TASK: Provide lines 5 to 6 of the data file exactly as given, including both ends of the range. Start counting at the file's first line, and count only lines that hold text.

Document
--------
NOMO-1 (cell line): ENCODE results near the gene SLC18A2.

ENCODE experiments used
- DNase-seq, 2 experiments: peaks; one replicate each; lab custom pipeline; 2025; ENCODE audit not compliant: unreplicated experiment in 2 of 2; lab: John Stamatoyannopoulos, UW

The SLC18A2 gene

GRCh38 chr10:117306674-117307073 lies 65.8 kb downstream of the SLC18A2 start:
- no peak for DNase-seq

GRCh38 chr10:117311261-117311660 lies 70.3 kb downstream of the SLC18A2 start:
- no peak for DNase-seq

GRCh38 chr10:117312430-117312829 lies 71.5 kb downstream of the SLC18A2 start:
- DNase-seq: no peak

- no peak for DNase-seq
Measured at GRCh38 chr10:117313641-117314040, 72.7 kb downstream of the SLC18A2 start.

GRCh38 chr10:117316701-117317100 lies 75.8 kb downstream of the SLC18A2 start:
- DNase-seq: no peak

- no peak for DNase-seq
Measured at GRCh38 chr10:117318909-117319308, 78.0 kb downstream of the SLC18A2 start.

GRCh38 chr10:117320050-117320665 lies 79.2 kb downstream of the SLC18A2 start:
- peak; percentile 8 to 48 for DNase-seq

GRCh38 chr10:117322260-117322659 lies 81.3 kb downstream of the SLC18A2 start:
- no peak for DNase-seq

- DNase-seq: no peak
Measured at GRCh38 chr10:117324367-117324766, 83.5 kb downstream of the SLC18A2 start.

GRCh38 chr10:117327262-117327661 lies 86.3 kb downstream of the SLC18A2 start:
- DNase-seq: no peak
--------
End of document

GRCh38 chr10:117306674-117307073 lies 65.8 kb downstream of the SLC18A2 start:
- no peak for DNase-seq